United States District Court, E.D. Michigan, Southern Division
JAMES LOSSIA, JR. and ALEXANDRA PLAPCIANU, individually and on behalf of others similarly situated, Plaintiffs,
FLAGSTAR BANCORP, INC., a/k/a FLAGSTAR BANK, Defendant.
ORDER GRANTING DEFENDANTS' MOTION FOR SUMMARY
JUDGMENT [DOC. 62]
CARAM STEEH UNITED STATES DISTRICT JUDGE
matter comes before the court on defendant Flagstar Bancorp,
Inc.'s (“Flagstar”) motion for summary
judgment of plaintiffs James Lossia and Alexandra
Plapcianu's third amended complaint. The court heard oral
argument on Flagstar's motion on March 27, 2017. For the
reasons set forth below, Flagstar's motion for summary
judgment is GRANTED.
is a federally chartered bank incorporated in the State of
Michigan. The plaintiffs opened a joint checking account on
December 6, 2014 and signed Flagstar's signature card
acknowledging that they received and agreed to the written
terms of their account on January 15, 2015. Flagstar's
Terms and Conditions and Disclosure Guide
(“Agreement”) governs plaintiffs'
relationship with Flagstar. The Agreement contains the
Payment Order of Items
. . . .
Our policy is to process wire transfers, online banking
transfers, in branch transactions, ATM transactions, debit
card transactions, ACH transactions, bill pay transactions
and items we are required to pay such as returned deposit
items, first - as they occur on their effective date for the
business day on which they are processed. We process checks
and similar items second - in the order in which they are
received for the business day on which they are processed. .
. . .
transactions are electronic, automated clearinghouse
transactions. Flagstar explained that it receives ACH
transactions in batch format from the Federal Reserve and
then processes the ACH transactions in the order set by the
Federal Reserve. (Barlow dep. at 134-36). The Federal
Reserve, in turn, receives the ACH transaction files from the
merchants with whom the transactions were initiated. Flagstar
does not re-sequence the ACH transactions it receives from
the Federal Reserve. Flagstar began its current practice of
processing ACH transactions in this way in 2012. (Barlow dep.
to 2012, Flagstar's policy was to reorder checks and ACH
transactions from largest to smallest. (Barlow dep. at 12).
Defendant cites to Flagstar's Operating Statements to
show that in 2012 Flagstar experienced a significant decline
in income from deposit fees and charges. In September, 2014,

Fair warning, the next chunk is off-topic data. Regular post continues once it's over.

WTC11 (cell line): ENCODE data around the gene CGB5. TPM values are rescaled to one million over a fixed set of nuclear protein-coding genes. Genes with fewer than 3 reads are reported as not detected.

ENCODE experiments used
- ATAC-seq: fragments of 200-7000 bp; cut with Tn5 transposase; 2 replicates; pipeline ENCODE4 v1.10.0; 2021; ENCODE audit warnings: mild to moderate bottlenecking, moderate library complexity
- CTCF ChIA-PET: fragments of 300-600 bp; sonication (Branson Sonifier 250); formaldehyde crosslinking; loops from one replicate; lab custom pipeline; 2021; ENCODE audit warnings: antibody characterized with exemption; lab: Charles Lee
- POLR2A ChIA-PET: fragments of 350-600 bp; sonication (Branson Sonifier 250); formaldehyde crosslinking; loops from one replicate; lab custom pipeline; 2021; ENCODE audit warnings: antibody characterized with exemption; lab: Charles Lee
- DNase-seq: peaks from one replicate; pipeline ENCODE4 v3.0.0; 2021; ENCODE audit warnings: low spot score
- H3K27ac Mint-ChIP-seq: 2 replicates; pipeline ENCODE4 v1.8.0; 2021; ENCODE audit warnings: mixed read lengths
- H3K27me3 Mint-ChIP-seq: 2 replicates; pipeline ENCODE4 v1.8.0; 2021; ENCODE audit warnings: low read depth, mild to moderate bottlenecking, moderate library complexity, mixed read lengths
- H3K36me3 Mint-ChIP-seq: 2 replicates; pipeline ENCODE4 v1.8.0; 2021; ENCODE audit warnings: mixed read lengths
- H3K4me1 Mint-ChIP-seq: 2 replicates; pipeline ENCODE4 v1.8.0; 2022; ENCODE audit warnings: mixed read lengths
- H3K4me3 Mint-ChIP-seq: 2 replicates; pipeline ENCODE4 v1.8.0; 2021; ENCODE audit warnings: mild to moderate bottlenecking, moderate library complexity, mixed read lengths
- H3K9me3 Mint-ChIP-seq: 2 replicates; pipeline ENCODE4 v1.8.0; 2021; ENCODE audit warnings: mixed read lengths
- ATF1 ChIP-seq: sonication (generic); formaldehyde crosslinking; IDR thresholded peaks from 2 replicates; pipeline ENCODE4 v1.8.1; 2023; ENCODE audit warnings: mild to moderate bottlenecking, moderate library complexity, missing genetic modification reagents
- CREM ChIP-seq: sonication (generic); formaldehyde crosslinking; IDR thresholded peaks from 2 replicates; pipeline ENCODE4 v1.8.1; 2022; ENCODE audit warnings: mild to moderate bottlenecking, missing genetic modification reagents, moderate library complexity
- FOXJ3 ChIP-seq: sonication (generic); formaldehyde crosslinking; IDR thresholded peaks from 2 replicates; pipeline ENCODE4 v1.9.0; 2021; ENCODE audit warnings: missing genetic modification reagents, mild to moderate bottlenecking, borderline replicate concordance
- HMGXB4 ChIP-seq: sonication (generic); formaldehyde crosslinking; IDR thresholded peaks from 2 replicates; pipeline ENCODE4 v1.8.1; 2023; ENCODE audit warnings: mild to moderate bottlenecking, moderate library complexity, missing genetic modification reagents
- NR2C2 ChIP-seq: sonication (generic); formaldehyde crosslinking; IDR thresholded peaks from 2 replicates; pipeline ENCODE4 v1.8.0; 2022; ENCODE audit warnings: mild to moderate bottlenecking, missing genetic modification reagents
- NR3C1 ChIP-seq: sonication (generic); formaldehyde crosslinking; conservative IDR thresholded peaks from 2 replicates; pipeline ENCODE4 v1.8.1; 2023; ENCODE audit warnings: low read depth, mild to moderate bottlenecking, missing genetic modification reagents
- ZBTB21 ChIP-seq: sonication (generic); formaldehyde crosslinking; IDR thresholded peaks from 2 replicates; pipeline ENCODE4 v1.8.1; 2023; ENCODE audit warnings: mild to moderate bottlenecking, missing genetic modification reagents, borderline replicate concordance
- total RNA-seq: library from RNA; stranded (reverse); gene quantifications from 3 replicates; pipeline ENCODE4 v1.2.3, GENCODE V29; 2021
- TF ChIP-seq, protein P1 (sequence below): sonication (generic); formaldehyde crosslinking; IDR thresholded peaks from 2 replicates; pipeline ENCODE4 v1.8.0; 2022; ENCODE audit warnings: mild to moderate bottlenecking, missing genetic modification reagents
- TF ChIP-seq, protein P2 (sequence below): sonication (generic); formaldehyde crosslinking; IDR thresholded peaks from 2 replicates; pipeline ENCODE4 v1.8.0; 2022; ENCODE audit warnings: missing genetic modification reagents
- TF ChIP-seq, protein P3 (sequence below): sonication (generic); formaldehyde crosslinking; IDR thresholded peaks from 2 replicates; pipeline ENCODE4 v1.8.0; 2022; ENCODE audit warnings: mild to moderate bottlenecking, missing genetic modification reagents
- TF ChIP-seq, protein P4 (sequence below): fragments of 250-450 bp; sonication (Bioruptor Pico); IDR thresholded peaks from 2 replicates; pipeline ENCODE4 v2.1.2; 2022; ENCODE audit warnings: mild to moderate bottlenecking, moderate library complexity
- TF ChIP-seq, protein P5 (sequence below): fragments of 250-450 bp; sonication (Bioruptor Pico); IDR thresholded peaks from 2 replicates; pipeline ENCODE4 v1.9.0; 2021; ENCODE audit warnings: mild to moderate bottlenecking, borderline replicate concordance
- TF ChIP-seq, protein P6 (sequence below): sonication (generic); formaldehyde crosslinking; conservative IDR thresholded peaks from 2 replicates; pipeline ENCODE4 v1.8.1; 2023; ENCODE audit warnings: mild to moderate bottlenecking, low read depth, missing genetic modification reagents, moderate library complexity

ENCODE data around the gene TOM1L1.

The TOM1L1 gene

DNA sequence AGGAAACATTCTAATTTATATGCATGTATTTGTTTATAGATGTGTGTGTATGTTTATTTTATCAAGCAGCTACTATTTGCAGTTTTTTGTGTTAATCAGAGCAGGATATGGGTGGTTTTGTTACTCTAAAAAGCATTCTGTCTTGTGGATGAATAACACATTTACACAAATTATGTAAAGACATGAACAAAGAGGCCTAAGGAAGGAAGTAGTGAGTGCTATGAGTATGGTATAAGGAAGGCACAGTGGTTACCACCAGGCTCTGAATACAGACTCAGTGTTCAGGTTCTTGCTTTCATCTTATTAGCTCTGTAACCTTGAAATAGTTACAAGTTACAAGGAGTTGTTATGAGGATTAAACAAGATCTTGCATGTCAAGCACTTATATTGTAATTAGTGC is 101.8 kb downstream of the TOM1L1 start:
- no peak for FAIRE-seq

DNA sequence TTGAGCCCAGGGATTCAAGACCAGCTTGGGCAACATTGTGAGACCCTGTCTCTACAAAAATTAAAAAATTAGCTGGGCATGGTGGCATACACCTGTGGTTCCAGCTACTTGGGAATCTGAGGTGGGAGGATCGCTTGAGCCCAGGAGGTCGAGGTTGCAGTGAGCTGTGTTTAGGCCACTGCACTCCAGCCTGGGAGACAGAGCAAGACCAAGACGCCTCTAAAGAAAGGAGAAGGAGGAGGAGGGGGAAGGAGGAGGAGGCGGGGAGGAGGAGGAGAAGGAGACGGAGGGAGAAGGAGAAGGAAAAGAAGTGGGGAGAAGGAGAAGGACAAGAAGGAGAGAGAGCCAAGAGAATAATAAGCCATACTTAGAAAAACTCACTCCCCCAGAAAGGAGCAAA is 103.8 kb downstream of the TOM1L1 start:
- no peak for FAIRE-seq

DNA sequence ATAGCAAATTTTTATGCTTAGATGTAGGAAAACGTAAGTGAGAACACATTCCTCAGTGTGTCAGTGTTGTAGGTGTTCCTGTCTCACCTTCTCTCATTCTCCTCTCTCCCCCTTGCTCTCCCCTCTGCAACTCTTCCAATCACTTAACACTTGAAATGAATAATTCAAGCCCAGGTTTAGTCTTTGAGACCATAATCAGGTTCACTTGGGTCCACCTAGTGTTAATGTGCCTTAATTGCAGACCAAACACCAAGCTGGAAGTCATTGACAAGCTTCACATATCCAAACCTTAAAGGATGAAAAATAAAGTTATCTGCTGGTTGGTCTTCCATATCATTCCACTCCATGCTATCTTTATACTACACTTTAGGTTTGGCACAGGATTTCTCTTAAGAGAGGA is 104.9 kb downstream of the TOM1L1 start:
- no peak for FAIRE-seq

Flagstar undertook a new project which implemented a
“Posting Modification” relating to overdrafts.
According to a confidential document produced in discovery,
Flagstar implemented “OD & Bounce Re-launch”
in the first quarter of 2015 and saw an increase in income
from deposit fees and charges. It is against this backdrop
that plaintiffs' bring their lawsuit for violations of
the Deposit Agreement.
February 25 and February 28, 2015, plaintiff Lossia initiated
ten ACH transactions. On March 2, 2015, at 6:20 a.m., Lossia
checked his transaction history online with Flagstar and
observed that the ten transactions were listed as
“pending” in a different order than the order in
which he initiated them. Lossia knew he did not have enough
money in the account to cover the transactions. He checked
his online transaction history again at 11:58 a.m. and
noticed that the ten previously “pending”
transactions had now posted and were in a different order
than earlier in the day. In addition, Flagstar had assessed
seven overdraft fees. The same day, Lossia called Flagstar
and in a 28 minute call complained that his transactions were
processed in a different order than the order in which he
initiated them and that he was charged more than the maximum
number of five permitted insufficient fund
(“NSF”) fees per day. During this call, Lossia
told the Flagstar representative that he intended to charge
the Google Wallet transaction to his credit card, but
mistakenly charged it to his Flagstar account. (Def. Ex. F,
phone call transcript and Ex. G, audio file) Two days later,
the same transactions appeared online in yet a different
order and still showed the seven NSF fees. When plaintiffs
received their end of cycle bank statement, the transactions
were shown in still a different order and an eighth overdraft
fee was charged on March 2, 2015 on a physical check. The
statement shows that Flagstar reversed three of the eight
disputed NSF fees on March 3, 2015.
March 2, 2015 bank statements show the order in which
Flagstar processed the ten ACH transactions at issue:
□ $2, 825 to GOOGLE GOOGLE.COM/CH - WALLET/TOP
□ $500 to AMEX EPayment ER AM - ACH PMT
□ $200 to CHASE - EPAY
□ $450 to USAA.COM PAYMNT ACH ...